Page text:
Ultrawealthy investors face many of the same issues as those with more modest portfolios. They fail to diversify their investments, build emotional attachments to a single stock and let an aversion to taxes dominate investment decisions. It often takes a shake-up in the markets to start a conversation about how to handle the risk inherent in a concentrated stock portfolio.
A concentrated stock position is one that represents more than 20% of the investor's net worth. The typical client holding millions in a single stock may have come into wealth unprepared to deal with the investment issues. Whether it is a case of a highly successful IPO, the receipt of an acquiring company's stock as part of a buyout or an executive compensation package heavily weighted in employee stock options, this investor must tend to the health of his or her golden goose.
There are several ways to handle a concentrated stock portfolio. The initial step is to gauge the client's attachment to the stock. There may be resistance to selling if his or her history is tied to the company's success. Or the client may be bullish on the stock's prospects. It might also be that the stock has appreciated highly, which means an initial tax hit the client doesn't want to face. But this means that the tax tail is wagging the dog.
Some of the common techniques to help clients achieve diversification are discussed below.
Equity Collars As A Hedge
The two most common hedging strategies are the equity collar and the variable prepaid forward sale. Both typically have minimum transaction sizes of $1 million.
The equity collar is probably the easiest to implement. This concept involves buying a put and selling a call. Purchasing the put ensures that if the stock's price drops, the investor could sell it at a predetermined price. At-the-money puts can cost 10% to 20% of the value of the stock annually. At the same time, the investor sells a call, giving someone else the right to buy the stock at a predetermined price if the stock value should rise. A call might sell for 15% to 20% of the current stock price. The premium earned on the call offsets the cost of the put, thus earning the name zero-premium collar.
Buying a put is designed to provide downside protection, while selling the call may allow you to capture at least some upside appreciation (with the added benefit of offsetting the cost of the put). And no taxes are incurred. On the downside, if the price of the stock were to soar, the holder would buy the investor's stock at the agreed-upon price and resell it for an immediate profit. The investor, therefore, has limited his or her participation in the appreciation of the stock.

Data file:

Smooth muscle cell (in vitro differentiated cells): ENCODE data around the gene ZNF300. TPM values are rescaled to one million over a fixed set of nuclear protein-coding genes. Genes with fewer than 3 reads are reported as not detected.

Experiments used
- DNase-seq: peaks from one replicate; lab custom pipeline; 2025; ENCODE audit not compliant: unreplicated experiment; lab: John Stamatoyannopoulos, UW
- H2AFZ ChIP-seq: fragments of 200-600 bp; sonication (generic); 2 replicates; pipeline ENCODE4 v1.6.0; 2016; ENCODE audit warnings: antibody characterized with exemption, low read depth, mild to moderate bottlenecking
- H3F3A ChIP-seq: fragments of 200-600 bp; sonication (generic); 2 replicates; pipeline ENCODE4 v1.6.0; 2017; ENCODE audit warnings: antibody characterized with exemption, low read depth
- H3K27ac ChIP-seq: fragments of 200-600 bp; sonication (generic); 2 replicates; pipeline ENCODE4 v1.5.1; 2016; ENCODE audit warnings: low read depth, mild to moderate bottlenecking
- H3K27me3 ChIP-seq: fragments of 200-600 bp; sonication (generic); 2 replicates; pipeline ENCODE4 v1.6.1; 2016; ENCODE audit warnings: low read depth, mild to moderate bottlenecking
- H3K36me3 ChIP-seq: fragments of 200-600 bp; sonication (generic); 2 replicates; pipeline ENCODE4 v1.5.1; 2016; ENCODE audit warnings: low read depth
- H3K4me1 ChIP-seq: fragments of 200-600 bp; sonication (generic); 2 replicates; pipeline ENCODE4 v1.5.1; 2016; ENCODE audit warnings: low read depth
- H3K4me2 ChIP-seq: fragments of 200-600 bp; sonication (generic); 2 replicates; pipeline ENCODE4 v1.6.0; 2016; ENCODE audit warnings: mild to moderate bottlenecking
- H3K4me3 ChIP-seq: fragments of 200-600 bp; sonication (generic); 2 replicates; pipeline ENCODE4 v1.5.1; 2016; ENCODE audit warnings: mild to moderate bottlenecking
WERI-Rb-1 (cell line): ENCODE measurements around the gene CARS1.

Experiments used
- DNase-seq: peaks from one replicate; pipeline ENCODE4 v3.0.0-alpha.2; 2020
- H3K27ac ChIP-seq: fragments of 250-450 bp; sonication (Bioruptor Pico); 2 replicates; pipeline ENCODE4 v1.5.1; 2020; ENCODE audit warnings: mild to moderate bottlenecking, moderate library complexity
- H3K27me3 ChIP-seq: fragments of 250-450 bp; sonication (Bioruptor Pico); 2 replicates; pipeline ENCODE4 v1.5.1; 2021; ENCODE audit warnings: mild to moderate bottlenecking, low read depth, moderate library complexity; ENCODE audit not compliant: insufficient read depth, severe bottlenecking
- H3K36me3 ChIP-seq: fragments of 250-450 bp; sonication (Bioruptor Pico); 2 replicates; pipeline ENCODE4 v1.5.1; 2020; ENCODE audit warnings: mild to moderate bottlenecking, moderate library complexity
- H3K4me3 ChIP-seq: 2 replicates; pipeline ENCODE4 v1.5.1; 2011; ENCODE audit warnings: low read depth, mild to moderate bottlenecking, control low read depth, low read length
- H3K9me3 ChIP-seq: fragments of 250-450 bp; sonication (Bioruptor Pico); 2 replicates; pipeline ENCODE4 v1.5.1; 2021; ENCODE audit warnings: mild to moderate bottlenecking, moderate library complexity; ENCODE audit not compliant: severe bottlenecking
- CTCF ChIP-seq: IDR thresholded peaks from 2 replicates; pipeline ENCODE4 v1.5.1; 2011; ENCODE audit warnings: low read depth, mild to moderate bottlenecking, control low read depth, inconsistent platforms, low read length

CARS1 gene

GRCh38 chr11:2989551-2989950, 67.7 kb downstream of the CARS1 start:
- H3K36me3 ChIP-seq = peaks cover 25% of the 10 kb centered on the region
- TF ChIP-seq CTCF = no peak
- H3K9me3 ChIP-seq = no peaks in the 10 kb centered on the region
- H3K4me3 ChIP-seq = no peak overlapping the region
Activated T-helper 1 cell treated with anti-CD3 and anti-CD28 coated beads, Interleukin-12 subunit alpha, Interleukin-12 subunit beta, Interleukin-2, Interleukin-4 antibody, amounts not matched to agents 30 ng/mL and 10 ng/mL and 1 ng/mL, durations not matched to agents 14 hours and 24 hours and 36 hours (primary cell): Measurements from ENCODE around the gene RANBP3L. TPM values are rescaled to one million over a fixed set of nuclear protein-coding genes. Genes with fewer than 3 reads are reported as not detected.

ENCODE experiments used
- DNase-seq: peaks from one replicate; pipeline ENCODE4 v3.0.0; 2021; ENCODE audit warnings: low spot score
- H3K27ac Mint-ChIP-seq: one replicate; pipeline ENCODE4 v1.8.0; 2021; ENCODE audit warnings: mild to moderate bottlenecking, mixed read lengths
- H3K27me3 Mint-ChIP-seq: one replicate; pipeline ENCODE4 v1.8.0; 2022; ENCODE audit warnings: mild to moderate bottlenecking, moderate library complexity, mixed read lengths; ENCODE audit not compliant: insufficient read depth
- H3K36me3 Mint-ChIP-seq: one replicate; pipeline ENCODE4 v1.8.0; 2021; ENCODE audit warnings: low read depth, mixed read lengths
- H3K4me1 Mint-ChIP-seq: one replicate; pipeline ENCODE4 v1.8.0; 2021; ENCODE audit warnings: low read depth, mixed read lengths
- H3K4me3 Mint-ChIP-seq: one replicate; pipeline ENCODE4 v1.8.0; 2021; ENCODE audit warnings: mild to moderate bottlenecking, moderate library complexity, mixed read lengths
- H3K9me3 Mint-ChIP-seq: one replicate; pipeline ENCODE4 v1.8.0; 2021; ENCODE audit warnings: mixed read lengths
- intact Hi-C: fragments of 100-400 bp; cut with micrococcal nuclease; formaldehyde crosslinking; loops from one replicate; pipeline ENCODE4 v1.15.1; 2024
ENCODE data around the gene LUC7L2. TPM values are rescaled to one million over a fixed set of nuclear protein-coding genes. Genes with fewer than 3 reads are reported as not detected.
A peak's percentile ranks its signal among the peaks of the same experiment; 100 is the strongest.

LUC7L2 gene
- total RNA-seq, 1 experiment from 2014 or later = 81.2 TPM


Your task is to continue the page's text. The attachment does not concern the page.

A collar is only part of the strategy. The second part is to borrow against the hedged position in order to reinvest in a diversified portfolio. If the purpose of the loan, or monetization, is to raise capital to diversify the investor's portfolio, the loan is limited to 50% of the current market value of the shares.
Equity collars have several hurdles to consider. First, when you hedge away too much risk, the IRS considers it a constructive sale. It is as if you had sold and immediately repurchased the same stock, meaning you incur taxes on any gains. There must be some element of possible loss or gain to avoid the constructive sale rule. Second, entering into a hedge transaction puts a pause on the capital gain clock. The one-year holding period for long-term capital gains is interrupted by the duration of the collar. Because there is a possibility that the call will be exercised, it is best to use this technique with stock held longer than one year before you enter into the collar.
Finally, you may experience the whipsaw effect. You cannot deduct the losses until all positions have closed-when the collar expires, is exercised, is bought or is sold out. On the other hand, gains are taxed as soon as the call option expires unexercised. If the call closes before the put, you may recognize capital gains without the benefit of the offsetting loss.
While the term zero-premium collar seems to indicate that the cost has been eliminated, a 1% spread usually goes to the dealer to put the transactions together. In addition, there are borrowing transaction costs and interest.
In the end, while the strategy is designed to protect stock you currently own, there is always the risk that you will be forced to cover the call by liquidating your stock.